Petrol prices surge to a four-year high – as Australia’s most expensive city for fuel is revealed
Australia’s most expensive city for fuel has been revealed as petrol prices are set to rise almost 10 per cent.
Hitting a four-year-high, petrol prices are set climb to $1.45 per litre for base grade petrol.
The Australian Competition and Consumer Commission (ACCC) said Brisbane residents fork out the most money for fuel.
According to a recent study, the last 12 months have seen petrol stations making an average margin of 12.4 cents per litre of petrol sold in the main cities.
The most expensive major cities to buy petrol
1. Brisbane – 137.4 cents per litre
2. Melbourne – 135.6 cents per litre
3. Perth – 135.0 cents per litre
4. Adelaide – 132.7 cents per litre
5. Sydney – 131.9 cents per litre
Out of the Australian capital cities, Brisbane’s motorists paid the highest prices for 18 out of the last 24 months. The price of petrol rested at 137.4 cents per litre.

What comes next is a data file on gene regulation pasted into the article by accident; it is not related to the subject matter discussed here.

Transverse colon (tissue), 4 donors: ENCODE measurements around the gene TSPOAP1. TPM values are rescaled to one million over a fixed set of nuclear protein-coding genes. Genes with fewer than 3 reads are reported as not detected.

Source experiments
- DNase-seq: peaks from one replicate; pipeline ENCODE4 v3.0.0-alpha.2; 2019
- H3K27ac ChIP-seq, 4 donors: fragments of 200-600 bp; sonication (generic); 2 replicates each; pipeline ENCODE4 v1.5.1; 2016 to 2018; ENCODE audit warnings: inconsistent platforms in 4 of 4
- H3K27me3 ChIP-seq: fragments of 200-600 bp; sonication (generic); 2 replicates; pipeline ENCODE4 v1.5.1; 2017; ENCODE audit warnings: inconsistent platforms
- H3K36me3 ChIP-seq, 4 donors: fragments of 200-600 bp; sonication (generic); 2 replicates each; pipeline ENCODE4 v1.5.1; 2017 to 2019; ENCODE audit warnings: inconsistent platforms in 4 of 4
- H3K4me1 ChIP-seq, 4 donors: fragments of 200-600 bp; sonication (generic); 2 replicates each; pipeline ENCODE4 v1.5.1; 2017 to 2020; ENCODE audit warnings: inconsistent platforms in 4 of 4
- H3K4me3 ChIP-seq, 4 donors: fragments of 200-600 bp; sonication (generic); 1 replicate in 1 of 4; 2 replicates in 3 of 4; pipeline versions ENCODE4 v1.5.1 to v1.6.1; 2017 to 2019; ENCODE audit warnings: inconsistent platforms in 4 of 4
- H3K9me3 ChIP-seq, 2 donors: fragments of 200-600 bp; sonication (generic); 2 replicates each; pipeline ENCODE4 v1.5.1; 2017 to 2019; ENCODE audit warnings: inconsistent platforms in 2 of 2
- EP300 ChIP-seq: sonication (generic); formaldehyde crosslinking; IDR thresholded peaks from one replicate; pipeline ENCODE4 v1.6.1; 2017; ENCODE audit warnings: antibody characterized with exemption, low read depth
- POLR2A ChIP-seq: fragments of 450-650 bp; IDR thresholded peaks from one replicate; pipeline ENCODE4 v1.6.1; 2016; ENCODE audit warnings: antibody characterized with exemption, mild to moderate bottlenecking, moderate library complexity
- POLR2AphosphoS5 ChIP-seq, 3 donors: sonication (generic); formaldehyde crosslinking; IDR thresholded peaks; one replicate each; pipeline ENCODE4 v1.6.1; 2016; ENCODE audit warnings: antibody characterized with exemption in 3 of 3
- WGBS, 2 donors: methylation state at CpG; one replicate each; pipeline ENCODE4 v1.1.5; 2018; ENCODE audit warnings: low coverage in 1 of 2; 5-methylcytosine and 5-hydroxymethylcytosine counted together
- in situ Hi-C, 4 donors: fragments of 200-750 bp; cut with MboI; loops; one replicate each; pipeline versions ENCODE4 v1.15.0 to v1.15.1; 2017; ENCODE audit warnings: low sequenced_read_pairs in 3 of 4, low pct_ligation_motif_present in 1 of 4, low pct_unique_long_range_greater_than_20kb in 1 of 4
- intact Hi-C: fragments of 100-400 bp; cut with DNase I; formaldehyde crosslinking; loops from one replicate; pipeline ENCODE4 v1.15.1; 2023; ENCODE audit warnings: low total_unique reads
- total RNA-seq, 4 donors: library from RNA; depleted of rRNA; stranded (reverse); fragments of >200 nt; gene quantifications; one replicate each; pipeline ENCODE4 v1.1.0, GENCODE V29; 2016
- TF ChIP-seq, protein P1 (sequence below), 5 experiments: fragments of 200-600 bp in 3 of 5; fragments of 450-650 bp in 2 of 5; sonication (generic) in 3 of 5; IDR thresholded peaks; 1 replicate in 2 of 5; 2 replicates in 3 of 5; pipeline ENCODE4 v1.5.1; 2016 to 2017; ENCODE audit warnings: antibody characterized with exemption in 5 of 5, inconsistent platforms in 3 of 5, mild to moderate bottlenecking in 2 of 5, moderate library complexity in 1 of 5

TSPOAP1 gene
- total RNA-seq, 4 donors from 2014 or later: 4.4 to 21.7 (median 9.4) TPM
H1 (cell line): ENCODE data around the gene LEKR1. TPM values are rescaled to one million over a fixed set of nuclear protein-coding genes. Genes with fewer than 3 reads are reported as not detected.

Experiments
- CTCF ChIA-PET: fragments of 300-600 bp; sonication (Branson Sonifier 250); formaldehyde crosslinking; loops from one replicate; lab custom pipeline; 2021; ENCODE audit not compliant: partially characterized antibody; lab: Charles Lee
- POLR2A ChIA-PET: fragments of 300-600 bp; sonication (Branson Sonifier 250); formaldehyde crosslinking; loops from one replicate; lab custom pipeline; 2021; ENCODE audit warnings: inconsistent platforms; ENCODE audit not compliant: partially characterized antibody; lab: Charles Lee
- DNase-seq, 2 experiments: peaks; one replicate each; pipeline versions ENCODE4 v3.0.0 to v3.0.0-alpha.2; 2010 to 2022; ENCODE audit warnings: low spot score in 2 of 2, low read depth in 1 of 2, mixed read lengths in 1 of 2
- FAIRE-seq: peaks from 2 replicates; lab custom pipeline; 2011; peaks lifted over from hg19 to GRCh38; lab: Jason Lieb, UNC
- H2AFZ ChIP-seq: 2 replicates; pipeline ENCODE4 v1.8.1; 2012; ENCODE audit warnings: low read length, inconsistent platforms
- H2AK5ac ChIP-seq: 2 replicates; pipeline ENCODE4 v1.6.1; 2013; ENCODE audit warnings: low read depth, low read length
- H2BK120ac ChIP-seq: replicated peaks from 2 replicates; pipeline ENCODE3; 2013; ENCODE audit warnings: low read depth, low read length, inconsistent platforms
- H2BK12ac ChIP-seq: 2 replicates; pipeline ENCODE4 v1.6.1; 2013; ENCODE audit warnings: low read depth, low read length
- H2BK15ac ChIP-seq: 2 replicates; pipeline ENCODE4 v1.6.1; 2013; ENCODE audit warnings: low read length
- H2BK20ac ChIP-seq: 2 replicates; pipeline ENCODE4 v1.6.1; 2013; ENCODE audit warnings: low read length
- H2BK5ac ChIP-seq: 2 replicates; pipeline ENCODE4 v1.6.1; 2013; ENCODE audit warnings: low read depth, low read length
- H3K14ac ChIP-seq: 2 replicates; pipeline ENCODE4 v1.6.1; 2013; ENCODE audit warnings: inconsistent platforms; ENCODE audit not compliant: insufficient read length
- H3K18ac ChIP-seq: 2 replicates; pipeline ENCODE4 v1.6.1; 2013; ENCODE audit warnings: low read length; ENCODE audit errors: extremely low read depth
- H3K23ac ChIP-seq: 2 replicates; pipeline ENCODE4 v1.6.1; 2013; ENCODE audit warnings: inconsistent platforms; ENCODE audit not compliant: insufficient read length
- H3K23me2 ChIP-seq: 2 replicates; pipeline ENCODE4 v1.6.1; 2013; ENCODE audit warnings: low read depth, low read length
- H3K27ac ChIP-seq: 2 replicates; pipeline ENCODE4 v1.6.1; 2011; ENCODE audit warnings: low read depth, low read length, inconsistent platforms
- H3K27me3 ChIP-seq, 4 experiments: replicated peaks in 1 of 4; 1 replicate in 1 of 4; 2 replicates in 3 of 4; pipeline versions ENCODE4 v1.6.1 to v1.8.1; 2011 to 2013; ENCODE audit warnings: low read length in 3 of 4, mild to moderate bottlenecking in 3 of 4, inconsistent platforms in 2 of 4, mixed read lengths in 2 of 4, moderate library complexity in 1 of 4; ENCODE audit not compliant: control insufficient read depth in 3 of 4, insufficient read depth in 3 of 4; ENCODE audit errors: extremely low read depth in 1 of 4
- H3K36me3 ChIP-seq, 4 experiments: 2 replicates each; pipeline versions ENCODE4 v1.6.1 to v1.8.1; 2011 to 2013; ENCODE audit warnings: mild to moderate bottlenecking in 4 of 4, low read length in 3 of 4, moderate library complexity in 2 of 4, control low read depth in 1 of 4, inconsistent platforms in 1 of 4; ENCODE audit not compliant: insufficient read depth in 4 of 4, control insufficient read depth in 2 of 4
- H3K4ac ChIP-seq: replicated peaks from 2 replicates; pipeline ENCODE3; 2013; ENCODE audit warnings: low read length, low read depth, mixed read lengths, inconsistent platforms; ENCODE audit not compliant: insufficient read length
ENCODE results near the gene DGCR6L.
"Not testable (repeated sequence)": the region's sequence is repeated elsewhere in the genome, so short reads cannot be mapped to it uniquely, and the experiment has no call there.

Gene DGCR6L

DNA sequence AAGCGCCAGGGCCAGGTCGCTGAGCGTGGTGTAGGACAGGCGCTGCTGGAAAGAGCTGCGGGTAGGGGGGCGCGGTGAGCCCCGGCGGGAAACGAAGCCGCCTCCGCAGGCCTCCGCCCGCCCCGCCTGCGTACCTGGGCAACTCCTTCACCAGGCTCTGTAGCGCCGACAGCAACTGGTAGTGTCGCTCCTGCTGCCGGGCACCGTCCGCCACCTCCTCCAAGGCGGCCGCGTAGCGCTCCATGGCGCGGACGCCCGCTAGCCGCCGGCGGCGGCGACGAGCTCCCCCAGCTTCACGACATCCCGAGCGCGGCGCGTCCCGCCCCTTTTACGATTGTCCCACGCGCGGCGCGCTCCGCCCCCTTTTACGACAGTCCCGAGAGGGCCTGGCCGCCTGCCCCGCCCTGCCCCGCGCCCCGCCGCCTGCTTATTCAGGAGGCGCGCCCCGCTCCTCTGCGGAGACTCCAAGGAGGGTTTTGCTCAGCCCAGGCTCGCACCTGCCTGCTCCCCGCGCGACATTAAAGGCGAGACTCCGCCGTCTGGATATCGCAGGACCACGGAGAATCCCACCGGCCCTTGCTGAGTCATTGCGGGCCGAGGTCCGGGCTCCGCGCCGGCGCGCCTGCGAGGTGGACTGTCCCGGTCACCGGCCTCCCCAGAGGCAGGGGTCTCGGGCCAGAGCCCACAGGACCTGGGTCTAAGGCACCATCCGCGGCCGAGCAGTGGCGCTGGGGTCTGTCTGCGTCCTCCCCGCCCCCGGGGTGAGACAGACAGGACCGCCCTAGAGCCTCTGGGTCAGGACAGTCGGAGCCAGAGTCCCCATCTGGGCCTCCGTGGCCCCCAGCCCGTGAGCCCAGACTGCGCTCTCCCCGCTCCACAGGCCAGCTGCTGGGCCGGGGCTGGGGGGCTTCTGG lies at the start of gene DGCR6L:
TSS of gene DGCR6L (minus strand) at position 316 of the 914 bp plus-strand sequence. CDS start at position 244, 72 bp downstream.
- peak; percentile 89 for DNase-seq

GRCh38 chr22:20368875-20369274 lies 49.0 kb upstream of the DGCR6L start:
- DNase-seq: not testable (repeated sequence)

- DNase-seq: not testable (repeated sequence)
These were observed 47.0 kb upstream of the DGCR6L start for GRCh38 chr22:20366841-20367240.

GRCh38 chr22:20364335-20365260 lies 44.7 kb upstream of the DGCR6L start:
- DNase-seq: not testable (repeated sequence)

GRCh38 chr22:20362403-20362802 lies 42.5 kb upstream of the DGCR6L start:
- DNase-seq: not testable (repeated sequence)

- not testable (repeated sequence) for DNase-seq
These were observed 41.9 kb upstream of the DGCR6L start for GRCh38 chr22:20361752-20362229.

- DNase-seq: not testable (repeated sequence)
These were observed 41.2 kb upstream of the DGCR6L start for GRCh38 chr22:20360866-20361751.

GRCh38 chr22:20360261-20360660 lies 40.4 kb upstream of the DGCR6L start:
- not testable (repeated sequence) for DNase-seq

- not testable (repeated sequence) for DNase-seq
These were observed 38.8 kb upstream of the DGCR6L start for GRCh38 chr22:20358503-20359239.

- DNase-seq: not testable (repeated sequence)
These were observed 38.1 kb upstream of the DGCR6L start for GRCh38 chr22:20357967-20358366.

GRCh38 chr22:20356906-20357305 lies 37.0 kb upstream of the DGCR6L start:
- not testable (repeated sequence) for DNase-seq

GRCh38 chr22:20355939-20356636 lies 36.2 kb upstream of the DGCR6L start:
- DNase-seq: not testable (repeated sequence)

Melbourne scraped in for second place on an average of 135.6 cents per litre, followed by Perth at 135.0 cents per litre.
Adelaide and Sydney were cheaper averaging out at 132.7 cents per litre and 131.9 cents per litre.
The latest petrol monitoring report showed that higher global oil prices were the major factor for the rising price of petrol.
Out of the Australian capital cities motorists paid the highest prices for 18 out of the last 24 months. The price of petrol rested at 137.4 cents per litre.
But Australian petrol retailers were also adding record-high gross retail margins.
‘The major factors driving higher prices were an increase in international crude oil and refined petrol prices, and a lower Australian-US dollar exchange rate,’ ACCC Chair Rod Sims told the ABC.
‘The OPEC [Organisation of Petroleum Exporting Countries] cartel in particular continues to have a damaging effect on Australian petrol prices,’ Mr Sims said.
The ACCC chairman said to use price monitoring apps such as MotorMouth, GasBuddy and Fuel Check.
He said: ‘You can save yourself money with just a small amount of effort — that’s the best way to keep petrol retailers honest.’
Extracted from Daily Mail